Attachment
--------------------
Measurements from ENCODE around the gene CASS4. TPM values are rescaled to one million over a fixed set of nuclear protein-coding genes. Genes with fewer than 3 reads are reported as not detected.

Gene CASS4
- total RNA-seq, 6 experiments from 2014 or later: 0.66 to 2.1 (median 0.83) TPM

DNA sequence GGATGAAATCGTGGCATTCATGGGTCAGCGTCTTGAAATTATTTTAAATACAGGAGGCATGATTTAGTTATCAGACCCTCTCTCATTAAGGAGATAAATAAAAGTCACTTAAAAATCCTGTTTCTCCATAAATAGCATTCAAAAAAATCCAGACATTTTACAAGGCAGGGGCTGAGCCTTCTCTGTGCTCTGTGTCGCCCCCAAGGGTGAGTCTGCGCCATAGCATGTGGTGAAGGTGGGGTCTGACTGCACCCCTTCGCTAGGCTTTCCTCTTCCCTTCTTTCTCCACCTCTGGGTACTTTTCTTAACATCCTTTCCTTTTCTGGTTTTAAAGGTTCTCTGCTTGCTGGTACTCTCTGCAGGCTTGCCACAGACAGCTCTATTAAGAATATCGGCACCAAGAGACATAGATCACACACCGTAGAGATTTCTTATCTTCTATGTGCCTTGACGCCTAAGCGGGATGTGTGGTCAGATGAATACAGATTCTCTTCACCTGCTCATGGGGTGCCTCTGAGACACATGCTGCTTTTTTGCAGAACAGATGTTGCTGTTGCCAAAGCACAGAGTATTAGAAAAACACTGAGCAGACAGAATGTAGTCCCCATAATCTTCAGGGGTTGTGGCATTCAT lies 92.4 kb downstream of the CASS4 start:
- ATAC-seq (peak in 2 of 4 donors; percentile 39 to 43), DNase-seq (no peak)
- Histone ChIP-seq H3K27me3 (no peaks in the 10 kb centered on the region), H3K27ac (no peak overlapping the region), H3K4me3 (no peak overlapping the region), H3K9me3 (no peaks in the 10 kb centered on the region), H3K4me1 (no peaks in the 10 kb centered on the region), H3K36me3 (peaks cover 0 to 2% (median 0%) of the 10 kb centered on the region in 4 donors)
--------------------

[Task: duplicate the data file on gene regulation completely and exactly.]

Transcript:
Measurements from ENCODE around the gene CASS4. TPM values are rescaled to one million over a fixed set of nuclear protein-coding genes. Genes with fewer than 3 reads are reported as not detected.

Gene CASS4
- total RNA-seq, 6 experiments from 2014 or later: 0.66 to 2.1 (median 0.83) TPM

DNA sequence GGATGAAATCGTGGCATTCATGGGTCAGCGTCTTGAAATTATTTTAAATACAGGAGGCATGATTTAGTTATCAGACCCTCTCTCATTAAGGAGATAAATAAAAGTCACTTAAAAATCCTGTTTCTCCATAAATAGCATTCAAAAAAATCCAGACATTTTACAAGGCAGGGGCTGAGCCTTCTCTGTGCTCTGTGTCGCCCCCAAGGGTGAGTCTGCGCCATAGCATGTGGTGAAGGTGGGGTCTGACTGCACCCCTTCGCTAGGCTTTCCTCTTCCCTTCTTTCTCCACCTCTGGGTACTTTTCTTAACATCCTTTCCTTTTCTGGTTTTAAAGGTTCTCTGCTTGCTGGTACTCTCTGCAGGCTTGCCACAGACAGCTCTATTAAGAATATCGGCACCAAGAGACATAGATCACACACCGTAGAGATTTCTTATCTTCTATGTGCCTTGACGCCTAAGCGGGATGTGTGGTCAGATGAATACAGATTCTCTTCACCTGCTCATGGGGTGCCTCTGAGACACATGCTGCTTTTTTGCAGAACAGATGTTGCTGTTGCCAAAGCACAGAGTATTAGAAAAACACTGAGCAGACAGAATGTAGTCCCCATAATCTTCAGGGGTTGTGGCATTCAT lies 92.4 kb downstream of the CASS4 start:
- ATAC-seq (peak in 2 of 4 donors; percentile 39 to 43), DNase-seq (no peak)
- Histone ChIP-seq H3K27me3 (no peaks in the 10 kb centered on the region), H3K27ac (no peak overlapping the region), H3K4me3 (no peak overlapping the region), H3K9me3 (no peaks in the 10 kb centered on the region), H3K4me1 (no peaks in the 10 kb centered on the region), H3K36me3 (peaks cover 0 to 2% (median 0%) of the 10 kb centered on the region in 4 donors)